Moe open to conversations on how to improve SIS program

Kayle Neis/Regina Leader-Post A multi exposure image of the SIS logo located on Broad street superimposed over the SUMA office on Parliament avenue on Tuesday, June 20, 2023 in Regina.

By Alec Salloum

Regina Leader-Post

Speaking at Canada’s Farm Show in Regina on Tuesday morning Premier Scott Moe spoke to the gathered crowd about advances in agriculture.

About how, thanks to those steps forward, the diet of a monarch is less impressive than the daily offerings at any given Co-op Grocery Store or Costco.

“We’re very fortunate in most nations around the world simply because we have enough to eat,” said Moe.

Using King Louis XIV as an example, Moe said “he lacked many things we take for granted that we’re accustomed to.”

Moe said the French Monarch would be “quite shocked” at the abundance.

After his speech Moe spoke about people who are not seeing the same prosperous reality touted during his speech as organizations like the Saskatchewan Urban Municipalities Association (SUMA) sound the alarm over income assistance programs contributing to poverty and homelessness in Saskatchewan.

SUMA has called on the province to address issues made worse, in their view, by the current provincially offered social assistance program.

“Always room for improvement,” said Moe on the Saskatchewan Income Support (SIS) program.

Gerald Aalbers, SUMA’s vice-president, had slightly stronger words in a June 14 letter.

“(SIS) continues to worsen our homelessness problem,” he said. “The barriers put in place for accessing services, the rates that remain far below the cost of living, and the evictions that occur because the province no longer pays landlords directly, are responsible for ever-increasing numbers of people on our streets.”

Moe said SIS is designed in part to encourage people to find work while on the program, and to teach people how to budget. But SUMA specifically mentioned a lack of accessibility of the programs and the lack of direct payments for rent and utilities as issues.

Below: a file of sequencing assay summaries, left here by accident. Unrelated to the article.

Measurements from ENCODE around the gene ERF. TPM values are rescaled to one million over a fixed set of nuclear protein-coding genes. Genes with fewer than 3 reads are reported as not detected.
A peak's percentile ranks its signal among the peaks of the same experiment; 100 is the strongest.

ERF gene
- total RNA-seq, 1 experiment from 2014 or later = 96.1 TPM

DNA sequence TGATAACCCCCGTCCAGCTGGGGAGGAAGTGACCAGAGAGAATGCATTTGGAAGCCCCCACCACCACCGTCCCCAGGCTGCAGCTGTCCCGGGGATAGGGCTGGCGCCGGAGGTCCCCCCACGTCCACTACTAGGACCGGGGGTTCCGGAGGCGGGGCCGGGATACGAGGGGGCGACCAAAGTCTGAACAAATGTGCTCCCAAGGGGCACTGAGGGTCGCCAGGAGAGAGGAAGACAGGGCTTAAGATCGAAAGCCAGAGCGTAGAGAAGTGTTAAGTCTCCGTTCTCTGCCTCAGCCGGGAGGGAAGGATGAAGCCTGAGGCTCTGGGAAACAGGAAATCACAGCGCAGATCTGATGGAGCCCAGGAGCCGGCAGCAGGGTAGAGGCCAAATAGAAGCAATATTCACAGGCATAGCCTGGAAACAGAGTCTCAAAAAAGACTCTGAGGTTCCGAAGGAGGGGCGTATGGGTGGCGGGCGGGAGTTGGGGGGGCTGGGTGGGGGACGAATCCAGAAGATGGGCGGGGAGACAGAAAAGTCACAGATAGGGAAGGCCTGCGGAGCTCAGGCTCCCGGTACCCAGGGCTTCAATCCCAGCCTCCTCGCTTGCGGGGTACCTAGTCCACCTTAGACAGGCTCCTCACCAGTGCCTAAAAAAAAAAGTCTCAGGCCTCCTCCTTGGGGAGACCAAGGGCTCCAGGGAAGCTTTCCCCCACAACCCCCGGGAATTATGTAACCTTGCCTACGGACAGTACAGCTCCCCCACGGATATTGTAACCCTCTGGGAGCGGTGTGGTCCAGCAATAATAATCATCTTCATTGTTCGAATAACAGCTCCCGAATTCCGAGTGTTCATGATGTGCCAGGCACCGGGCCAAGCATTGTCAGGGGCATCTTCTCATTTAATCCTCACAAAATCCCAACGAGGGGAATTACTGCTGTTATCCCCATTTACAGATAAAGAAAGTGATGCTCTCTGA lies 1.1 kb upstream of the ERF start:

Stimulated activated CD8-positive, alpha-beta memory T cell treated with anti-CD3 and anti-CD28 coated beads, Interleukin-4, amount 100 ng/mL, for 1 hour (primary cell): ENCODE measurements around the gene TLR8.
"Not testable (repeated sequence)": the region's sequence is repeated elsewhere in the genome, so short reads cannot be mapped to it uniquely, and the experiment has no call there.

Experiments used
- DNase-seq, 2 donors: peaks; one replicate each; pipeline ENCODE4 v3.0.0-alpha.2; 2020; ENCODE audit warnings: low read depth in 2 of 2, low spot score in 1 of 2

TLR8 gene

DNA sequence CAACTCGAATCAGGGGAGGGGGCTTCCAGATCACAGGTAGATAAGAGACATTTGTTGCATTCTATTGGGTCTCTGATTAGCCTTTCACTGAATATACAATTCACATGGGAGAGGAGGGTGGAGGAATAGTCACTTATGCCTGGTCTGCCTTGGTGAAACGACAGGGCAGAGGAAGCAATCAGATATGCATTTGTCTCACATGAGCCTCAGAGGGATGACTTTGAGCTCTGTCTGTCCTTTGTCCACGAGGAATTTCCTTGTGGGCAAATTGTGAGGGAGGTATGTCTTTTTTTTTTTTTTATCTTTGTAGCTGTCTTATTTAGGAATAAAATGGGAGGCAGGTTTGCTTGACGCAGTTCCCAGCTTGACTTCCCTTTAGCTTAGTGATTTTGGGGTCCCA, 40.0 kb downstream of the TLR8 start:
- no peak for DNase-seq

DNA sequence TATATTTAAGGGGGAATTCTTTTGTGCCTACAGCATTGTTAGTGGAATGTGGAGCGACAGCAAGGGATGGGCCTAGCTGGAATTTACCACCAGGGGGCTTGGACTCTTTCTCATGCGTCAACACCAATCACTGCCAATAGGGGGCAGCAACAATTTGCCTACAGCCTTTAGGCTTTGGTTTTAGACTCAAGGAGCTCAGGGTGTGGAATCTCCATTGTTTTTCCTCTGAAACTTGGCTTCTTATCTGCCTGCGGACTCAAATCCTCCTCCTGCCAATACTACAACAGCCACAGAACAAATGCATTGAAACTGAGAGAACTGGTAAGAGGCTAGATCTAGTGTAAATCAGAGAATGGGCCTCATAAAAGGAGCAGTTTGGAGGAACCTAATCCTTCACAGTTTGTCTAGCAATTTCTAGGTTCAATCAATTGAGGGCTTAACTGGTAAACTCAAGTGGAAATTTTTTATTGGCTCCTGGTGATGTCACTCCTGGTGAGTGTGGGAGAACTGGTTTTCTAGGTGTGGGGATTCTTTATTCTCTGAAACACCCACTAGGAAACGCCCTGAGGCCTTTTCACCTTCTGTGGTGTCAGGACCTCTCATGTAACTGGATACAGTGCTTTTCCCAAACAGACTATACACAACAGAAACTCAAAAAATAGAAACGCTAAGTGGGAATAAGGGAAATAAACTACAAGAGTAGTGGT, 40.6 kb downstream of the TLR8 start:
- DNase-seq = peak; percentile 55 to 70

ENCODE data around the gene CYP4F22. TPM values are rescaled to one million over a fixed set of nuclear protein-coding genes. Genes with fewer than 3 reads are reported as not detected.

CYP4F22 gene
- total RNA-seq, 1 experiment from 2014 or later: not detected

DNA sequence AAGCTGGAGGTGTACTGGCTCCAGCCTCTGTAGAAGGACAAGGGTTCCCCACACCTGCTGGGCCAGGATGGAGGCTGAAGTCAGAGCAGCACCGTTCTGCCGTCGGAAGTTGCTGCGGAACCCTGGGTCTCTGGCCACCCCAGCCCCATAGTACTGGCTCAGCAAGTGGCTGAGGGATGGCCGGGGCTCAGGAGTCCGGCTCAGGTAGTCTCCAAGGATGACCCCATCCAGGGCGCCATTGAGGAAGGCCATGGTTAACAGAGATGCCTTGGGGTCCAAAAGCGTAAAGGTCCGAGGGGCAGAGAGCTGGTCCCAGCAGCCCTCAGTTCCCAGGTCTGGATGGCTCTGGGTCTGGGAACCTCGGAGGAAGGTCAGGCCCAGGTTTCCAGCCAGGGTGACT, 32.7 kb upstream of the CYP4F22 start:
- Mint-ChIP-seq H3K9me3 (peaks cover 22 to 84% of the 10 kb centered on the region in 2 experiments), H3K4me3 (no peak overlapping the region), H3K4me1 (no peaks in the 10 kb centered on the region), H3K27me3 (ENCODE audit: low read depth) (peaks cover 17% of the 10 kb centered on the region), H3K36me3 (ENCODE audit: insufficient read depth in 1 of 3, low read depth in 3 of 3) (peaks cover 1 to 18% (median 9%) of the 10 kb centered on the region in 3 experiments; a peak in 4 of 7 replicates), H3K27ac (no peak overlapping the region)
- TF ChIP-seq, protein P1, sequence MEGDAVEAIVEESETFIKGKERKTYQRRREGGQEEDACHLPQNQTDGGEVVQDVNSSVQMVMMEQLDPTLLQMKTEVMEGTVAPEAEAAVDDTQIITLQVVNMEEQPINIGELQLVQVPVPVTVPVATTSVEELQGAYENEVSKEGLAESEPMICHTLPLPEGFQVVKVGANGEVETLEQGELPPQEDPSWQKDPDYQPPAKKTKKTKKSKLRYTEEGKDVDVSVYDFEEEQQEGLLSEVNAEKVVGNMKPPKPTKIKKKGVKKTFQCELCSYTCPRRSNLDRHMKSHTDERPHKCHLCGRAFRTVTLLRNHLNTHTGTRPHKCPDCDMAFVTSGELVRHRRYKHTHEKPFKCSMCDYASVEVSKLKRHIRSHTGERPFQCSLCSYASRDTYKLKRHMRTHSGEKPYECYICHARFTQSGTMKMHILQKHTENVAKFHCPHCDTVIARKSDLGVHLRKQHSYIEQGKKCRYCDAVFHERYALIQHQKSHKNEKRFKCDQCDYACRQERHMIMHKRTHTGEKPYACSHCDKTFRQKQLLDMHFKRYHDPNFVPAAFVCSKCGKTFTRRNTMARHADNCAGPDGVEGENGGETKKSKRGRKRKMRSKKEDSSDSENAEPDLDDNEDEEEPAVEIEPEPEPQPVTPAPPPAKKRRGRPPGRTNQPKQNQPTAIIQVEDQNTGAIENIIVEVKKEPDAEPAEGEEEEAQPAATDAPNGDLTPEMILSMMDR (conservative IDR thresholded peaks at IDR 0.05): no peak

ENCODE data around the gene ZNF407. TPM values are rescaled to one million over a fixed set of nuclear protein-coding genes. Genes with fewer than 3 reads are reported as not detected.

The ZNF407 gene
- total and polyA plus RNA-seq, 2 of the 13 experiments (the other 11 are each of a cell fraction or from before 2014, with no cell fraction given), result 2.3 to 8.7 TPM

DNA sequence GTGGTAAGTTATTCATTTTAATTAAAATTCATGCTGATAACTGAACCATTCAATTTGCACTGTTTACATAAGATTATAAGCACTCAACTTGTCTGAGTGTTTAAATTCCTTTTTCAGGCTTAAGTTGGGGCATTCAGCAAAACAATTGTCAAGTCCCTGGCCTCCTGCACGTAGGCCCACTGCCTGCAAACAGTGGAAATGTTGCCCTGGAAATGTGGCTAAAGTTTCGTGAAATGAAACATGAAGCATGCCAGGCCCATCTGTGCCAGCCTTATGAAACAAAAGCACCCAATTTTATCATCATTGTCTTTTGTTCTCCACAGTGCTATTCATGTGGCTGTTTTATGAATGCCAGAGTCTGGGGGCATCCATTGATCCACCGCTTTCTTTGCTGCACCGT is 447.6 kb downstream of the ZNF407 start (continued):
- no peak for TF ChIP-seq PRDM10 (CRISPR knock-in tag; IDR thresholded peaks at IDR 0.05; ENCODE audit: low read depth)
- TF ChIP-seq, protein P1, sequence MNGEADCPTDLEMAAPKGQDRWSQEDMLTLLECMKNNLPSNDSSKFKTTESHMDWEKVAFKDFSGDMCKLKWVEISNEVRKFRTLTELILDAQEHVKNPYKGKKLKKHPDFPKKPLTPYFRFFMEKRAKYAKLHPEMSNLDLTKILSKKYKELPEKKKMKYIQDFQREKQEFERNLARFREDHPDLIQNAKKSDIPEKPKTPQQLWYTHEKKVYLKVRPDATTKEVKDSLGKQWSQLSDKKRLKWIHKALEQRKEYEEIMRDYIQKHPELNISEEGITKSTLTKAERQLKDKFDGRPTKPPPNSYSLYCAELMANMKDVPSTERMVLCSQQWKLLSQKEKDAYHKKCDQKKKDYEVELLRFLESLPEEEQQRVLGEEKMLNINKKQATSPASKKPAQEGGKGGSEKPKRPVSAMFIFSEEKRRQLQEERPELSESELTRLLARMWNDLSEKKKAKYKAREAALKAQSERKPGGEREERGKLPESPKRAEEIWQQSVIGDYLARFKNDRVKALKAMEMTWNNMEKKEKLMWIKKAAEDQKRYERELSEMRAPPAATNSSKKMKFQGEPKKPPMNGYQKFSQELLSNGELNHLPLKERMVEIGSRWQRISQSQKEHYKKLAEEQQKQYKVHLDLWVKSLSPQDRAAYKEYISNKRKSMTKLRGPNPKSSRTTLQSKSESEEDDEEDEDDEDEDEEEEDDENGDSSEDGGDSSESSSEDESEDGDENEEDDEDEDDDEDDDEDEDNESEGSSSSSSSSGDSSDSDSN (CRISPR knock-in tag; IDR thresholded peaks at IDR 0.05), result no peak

“Those are things we can talk about if there are some areas where the program can be strengthened,” said Moe.

Moe said the SIS program came to be, and the previous Saskatchewan Assistance Program (SAP) was scrapped, due to conversations and consultation within the province.

“It didn’t encourage people to, to even go out and start to look for some transitionary employment,” said Moe, saying the SAP program “clawed back” money earned from work. He said the SIS program does not do that, and while he acknowledged issues exist, Moe said the direct payment of rent and utilities is still possible with the SIS.

“All of that can happen, it just needs to be requested,” said Moe.

But not everyone can access rent and utility payments directly on SIS. Only clients rated at a Service Level 4, which accounts for clients with the highest needs, are eligible for direct payment as an option.

In response Moe said under the SAP “over 70 per cent of the folks didn’t request that service either.”

Another point of recent contention in Saskatchewan is funding for school divisions that have taken to the very steps of the Legislature to demand adequate funding for the upcoming school year.

Some school divisions have said the top-up funding announced recently is too late as budgets have already been developed and completed.

“Well, they’re going to have to change their budget,” said Moe. “The dollars are there, they’re available this year.”